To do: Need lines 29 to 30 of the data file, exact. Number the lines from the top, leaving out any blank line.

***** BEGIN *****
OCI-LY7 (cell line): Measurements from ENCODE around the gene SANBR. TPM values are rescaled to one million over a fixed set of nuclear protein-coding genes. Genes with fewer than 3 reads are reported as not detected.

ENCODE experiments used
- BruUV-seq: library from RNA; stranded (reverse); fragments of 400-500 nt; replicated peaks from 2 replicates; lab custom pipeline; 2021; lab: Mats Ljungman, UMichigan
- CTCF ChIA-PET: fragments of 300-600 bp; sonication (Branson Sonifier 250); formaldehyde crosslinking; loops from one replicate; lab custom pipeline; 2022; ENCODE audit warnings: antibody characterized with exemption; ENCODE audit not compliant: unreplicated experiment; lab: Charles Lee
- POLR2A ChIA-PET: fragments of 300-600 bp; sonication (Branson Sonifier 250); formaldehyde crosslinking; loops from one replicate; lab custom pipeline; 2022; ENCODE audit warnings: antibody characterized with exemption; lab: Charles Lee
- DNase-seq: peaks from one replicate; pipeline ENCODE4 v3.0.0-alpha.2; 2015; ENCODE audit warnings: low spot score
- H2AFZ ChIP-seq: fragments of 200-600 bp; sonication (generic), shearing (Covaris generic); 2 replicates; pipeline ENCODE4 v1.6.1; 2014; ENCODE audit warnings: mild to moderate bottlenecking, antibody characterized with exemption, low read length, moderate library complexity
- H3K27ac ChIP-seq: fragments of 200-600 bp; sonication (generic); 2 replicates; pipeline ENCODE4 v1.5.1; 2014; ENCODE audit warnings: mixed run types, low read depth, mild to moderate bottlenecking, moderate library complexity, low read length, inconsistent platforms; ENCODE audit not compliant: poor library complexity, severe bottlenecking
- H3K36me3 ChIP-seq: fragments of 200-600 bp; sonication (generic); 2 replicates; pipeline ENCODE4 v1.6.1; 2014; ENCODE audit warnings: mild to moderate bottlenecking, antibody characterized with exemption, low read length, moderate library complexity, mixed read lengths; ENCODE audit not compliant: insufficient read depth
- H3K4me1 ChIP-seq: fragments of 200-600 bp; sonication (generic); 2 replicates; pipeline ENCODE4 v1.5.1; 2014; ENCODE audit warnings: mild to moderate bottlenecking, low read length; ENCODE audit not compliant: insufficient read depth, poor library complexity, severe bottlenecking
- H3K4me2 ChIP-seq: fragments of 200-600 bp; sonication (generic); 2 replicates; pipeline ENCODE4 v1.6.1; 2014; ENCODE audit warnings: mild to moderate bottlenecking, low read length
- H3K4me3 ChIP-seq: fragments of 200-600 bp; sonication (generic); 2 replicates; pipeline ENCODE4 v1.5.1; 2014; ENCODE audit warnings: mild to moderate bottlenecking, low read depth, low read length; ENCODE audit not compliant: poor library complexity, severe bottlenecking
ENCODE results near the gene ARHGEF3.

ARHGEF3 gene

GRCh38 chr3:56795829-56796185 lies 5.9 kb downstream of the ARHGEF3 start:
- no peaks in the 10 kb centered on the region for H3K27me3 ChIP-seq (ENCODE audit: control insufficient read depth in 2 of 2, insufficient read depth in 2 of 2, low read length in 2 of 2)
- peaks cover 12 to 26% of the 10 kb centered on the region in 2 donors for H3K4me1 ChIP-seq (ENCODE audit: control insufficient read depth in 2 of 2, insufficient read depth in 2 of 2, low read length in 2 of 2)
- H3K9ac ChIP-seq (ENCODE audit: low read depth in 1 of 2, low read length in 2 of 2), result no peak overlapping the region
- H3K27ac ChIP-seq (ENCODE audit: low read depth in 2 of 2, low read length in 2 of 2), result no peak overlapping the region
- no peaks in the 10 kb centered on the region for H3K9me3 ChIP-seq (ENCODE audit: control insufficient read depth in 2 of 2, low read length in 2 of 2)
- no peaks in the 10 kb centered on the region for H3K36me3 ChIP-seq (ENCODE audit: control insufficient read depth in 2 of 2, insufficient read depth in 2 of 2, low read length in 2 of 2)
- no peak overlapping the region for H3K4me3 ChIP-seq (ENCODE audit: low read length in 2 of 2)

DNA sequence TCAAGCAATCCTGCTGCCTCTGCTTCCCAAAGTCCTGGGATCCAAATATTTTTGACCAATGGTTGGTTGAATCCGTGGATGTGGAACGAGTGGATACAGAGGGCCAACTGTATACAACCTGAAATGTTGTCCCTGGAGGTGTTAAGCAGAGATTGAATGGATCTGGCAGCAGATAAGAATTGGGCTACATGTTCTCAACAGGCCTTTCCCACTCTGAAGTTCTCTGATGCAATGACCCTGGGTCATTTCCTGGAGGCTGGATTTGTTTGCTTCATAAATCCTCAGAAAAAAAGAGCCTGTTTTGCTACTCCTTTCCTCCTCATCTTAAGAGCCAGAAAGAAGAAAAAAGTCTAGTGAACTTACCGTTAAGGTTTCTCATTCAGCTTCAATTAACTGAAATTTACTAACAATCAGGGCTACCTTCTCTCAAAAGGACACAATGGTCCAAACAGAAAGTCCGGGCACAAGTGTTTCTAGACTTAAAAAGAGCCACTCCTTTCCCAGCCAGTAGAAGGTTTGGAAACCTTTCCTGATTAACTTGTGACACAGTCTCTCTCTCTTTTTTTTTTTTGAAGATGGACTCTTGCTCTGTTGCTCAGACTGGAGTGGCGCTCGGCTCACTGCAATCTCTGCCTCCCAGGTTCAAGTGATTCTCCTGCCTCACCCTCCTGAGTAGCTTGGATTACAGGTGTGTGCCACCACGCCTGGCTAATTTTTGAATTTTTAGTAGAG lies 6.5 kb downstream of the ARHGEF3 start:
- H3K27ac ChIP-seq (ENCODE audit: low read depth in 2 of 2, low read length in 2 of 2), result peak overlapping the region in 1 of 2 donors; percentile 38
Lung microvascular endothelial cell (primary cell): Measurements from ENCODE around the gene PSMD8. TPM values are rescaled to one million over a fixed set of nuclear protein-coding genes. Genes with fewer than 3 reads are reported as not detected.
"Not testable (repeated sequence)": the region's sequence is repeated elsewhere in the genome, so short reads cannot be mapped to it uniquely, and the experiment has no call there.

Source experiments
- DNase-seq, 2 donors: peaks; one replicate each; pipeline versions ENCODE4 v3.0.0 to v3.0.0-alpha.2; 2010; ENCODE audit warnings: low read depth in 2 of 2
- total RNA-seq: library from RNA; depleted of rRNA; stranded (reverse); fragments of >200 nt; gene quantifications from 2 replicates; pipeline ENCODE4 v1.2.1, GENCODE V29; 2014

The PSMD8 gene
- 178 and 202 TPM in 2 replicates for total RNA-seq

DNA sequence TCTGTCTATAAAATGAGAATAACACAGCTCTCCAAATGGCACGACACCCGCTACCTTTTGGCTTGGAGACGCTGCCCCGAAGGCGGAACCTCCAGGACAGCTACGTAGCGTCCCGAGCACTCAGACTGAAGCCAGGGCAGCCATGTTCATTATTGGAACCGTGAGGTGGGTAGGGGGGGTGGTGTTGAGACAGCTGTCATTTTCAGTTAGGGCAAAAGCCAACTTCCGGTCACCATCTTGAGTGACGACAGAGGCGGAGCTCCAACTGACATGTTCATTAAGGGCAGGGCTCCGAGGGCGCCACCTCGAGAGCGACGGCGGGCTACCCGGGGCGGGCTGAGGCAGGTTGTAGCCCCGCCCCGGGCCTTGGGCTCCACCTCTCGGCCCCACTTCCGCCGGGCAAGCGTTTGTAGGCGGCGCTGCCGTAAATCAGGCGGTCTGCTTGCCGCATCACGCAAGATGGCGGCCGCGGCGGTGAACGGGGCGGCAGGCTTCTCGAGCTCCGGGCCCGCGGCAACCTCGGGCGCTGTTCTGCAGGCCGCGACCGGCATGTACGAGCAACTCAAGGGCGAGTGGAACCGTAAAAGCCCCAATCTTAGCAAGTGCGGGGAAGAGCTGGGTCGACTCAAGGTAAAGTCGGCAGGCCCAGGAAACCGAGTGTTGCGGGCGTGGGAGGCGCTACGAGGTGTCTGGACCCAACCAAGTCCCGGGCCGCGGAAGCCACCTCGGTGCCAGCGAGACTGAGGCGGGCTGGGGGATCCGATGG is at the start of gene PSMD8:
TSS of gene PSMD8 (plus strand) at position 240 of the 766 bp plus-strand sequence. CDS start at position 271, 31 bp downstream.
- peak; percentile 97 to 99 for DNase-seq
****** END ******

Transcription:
- total RNA-seq: library from RNA; depleted of rRNA; stranded (reverse); fragments of >200 nt; gene quantifications from 2 replicates; pipeline ENCODE4 v1.2.1, GENCODE V29; 2014

The PSMD8 gene